Sunday, December 28, 2008
Last night I met Claudia´s mother for dinner and we later went out. Her mother speaks good French, and like many countries in the world – she loves the French language and dreams of going to Paris. So we spoke in French and it was great to see her recollect and find all those words she used to know, loving the sound of “abasjour” “ça me semble” and “toi”. She spoke so emotionally of France, nearly up to tears - just as I used to get overwhelmed when thinking of Brazil.
After applying make up on Claudia´s cousin – Natasha, we headed off to watch a live samba band. On a little stage there fit 9 people playing instruments, surrounded by a crowd dancing samba and shacking it! I precariously attempted a shake myself, digging deep into my Arabic instincts but nothing compared to what they manage to do! I couldn’t stand out anymore! Well, I did have flipflops on, which not only am I not used to wearing, but also it is not the best for dancing in!
Salutations here are one kiss and a mini one arm-one shoulder hug, accompanied by a “tudo bem” (“all good”). Even saying hi to someone passing by on the street is mostly accompanied by it. “Oi, tudo bem” sounds much better than a lonely “Oi”. Also their laughing sounds are “caca”. What I mean is that the equivalent of the English “haha” or the Spanish “jaja” is “caca”. I love all those little details. And the word for ‘cool’ is “legal” – pronounced “legao”.
On packets of cigarettes, a whole side is dedicated to medical health warnings. They have a big picture of either a person sitting down with amputated legs, or rotten gums and teeth, or black lungs and the like. But what happens is that nobody wants to see those horrible pictures, so the packet is always placed with the other side up – the side where there is the brand name and logo of the cigarettes. It is almost a guarantee that it will be known what cigarettes the person is smoking. I found it a good promotional technique and the health warning more impactful, compared with Europe.
Another thing I think they should learn from in Europe is electrical fans! In Claudia´s house there are colonial type ceiling fans with a light in the middle in every room. It works just as well as an AC minus the sinus headaches and brutal difference with outside temperatures. Besides, there is something sweetly tropical and holiday like about them. Or perhaps simply third world!
I am currently listening to a song by ‘Victor e Leo’ called “Tem Que Ser Você” and I am recognizing popular songs like one called “Oceano” by the band ‘Djaven’. And now I am listening to the band “Sensação”.
Got to run – it is Claudia´s mother´s birthday and they are celebrating it in her father´s office garden – where the toucan is!
Saturday, December 27, 2008
I don´t have a waist bag, bum bag, sac banane, whatever it is called. So I put all my important documents and money in a plastic zip bag and shuffle it under my jeans, exactly where that famous bum bag would go. I had to prepare myself for anything. After all the warning of robbery I imagined that walking out there was like a wild jungle - all eyes prepared to prey you, however, not for consumption.
I walk out and looked for my bus which would take me to Santos - a sea side town directly south from Sao Paulo. I missed it and had to wait another 3 hours for the next bus. I took the opportunity to buy a phone card and call home (and learn how phone calls work here).
I bought 75 units for 9 reales (4 euros). The phone card has no chip, but a barcode and you must begin all phone calls with 0 and a code, depending on which operator the public phone is. In this case it was Telefonica so the code was 15. Then you have a code for the region you are in. In this case the code of Sao Paulo, then you have the actual number of the person. So in total you have at least 10 numbers to dial and if you are in a different region, or on a different phone, those codes would change.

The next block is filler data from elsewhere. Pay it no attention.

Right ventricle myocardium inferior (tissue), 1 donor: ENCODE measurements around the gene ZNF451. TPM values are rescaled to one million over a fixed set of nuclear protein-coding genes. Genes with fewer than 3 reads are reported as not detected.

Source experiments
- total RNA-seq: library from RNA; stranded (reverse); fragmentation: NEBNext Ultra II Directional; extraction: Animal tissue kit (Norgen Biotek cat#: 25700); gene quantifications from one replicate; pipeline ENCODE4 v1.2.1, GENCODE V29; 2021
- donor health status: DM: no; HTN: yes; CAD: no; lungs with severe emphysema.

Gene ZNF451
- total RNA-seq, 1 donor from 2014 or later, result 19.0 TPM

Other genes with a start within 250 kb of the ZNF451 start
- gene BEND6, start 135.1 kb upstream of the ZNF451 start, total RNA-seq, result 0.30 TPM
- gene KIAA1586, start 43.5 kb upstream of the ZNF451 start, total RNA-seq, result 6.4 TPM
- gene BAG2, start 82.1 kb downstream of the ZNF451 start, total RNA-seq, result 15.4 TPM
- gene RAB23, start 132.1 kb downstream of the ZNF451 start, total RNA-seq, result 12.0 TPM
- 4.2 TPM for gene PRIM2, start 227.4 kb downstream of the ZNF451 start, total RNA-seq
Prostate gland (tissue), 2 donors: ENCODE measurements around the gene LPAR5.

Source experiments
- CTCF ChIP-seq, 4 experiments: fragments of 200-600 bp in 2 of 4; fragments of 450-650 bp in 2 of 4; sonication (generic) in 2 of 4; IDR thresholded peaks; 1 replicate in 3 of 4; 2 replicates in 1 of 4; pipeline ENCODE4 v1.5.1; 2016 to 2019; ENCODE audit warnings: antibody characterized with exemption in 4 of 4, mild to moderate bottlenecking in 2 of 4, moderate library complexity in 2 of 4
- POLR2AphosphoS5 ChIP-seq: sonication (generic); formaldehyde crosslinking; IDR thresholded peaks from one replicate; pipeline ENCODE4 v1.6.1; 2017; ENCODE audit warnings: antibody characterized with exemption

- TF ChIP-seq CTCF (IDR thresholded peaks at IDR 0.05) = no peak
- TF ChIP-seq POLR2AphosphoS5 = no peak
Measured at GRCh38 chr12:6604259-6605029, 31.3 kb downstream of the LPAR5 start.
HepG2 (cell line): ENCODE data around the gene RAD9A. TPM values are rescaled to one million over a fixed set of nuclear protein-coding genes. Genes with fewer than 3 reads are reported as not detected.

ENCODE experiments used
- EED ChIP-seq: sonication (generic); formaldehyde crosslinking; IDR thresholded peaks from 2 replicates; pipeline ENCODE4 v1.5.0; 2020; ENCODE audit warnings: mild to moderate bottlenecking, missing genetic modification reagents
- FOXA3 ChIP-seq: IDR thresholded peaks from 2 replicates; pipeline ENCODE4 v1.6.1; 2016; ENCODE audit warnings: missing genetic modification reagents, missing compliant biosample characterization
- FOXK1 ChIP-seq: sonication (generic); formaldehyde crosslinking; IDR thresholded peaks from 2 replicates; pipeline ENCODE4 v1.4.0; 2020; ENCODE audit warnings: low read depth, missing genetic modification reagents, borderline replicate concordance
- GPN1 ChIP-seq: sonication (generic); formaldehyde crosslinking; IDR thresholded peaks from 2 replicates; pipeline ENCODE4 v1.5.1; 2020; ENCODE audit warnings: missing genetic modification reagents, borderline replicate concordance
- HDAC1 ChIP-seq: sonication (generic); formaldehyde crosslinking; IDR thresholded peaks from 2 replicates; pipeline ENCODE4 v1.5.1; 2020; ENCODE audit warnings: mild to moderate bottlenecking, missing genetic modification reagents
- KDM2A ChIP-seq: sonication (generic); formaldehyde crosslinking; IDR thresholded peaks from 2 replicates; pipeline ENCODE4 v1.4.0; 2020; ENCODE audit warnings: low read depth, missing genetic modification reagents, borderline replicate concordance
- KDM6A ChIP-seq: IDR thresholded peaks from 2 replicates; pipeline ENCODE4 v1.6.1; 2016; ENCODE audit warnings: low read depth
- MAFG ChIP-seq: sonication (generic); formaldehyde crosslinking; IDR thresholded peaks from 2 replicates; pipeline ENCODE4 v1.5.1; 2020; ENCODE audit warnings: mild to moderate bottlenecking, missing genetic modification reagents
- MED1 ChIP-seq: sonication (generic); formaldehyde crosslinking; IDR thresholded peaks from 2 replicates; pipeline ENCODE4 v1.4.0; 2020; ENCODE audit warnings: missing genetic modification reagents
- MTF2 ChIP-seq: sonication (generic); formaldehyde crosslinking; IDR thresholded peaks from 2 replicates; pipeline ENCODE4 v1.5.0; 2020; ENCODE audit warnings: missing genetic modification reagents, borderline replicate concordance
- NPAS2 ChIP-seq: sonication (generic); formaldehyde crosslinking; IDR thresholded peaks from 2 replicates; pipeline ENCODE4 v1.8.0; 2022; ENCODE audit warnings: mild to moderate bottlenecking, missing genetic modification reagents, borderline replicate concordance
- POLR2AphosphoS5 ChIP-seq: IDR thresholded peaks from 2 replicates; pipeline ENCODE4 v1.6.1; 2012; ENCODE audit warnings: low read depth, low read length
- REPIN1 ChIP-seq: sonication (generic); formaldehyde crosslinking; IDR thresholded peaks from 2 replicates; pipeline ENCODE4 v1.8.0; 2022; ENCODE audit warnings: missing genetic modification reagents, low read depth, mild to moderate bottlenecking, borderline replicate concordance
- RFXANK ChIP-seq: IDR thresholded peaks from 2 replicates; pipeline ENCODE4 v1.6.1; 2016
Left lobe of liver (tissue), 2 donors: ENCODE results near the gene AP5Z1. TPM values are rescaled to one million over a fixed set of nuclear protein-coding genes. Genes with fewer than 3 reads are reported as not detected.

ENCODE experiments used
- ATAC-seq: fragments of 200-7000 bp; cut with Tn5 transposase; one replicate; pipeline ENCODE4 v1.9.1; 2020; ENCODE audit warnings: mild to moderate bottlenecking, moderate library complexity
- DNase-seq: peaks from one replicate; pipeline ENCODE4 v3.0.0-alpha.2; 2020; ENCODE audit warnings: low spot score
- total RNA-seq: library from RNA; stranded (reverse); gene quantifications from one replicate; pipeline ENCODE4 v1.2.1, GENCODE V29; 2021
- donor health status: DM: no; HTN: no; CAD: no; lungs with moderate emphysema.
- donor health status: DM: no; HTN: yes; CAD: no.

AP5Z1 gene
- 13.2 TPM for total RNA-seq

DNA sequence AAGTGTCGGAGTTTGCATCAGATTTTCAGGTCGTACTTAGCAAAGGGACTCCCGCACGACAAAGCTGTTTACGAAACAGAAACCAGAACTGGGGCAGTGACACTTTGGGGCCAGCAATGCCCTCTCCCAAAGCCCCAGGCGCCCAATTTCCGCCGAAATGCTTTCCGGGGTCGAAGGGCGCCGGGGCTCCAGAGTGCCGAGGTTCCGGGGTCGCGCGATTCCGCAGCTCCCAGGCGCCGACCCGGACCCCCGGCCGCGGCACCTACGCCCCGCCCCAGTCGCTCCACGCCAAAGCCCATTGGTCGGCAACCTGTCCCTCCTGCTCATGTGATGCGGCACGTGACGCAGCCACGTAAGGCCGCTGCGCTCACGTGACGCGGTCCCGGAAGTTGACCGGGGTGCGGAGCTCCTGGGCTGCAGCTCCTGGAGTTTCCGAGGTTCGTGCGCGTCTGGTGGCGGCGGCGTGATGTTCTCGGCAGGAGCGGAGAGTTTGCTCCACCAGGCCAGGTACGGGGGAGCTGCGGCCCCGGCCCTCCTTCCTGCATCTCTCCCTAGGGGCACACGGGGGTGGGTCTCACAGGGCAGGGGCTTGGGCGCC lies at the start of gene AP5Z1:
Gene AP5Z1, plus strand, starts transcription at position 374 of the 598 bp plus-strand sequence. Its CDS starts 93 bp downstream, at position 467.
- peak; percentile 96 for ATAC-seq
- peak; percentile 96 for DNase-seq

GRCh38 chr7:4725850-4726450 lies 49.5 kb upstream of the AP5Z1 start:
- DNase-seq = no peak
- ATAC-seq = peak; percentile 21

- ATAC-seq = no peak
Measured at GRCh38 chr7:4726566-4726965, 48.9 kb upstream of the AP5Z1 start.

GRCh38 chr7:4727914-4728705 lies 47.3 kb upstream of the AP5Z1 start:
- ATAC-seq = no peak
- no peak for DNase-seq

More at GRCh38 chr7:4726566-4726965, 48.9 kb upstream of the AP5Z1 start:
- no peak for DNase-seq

I strolled around and realised that I didnt need to hide my important belongings under my trousers whilst I am in the airport. I bought some water - which has a funny taste! The bottled water has 6 times more magnesium, twice as much nitrate and sodium than Italian water. Maybe thats why it taste different. Everything taste different. Outside the trees were obviously present. In fact there are trees and plants and vegetation absolutly everywhere possible. I could already see that there is a great variety that I never knew existed.
I took the Expresso Brazileiro from the Airport to Santos for 17,50 reales (8 euros) and 2 hours. It was a coach with big comfy seats that recline - much more confortable than the plane. In fact it would be the equivalent of a plane´s first class. The coach took me through part of the city to reach the motorway. From the little that I saw, the urban side was clearly poor, but not shockingly so. I found it hard to tell the difference between what was inhabited and what was abandonned. The majority was abandonned... or so I thought. They are inhabitated! They are simply not polished. I suppose they are basic and functional, nothing fancy.
The ride was quite hilly and between all this were tons of skyscrapers. From the motorway, the landscape was skyscrapers - and needless to say, green. It was a cloudy day and very foggy also. Approximately 23 degrees. It got foggier and foggier as we headed to the mountains. There I got preview of what their "countryside" looks like!
The mountains were overwhelmingly vegetated. No words nor photos could possibly express its magnitude. It is just incredibly dense and varied. The ride down the mountain to Santos (which I later discovered is actually an island) resembled those photos on the net. Big mountains with white transpiration coming off the trees in little smokes and endless vegetation. It seems to grow absolutely everywhere and does not stop. And thankfully, they are neither cut down more than is necessary for transportation. Beautiful little flowers appear here and there, pink, purple, orange, yellow - flowers for which I do not know the names!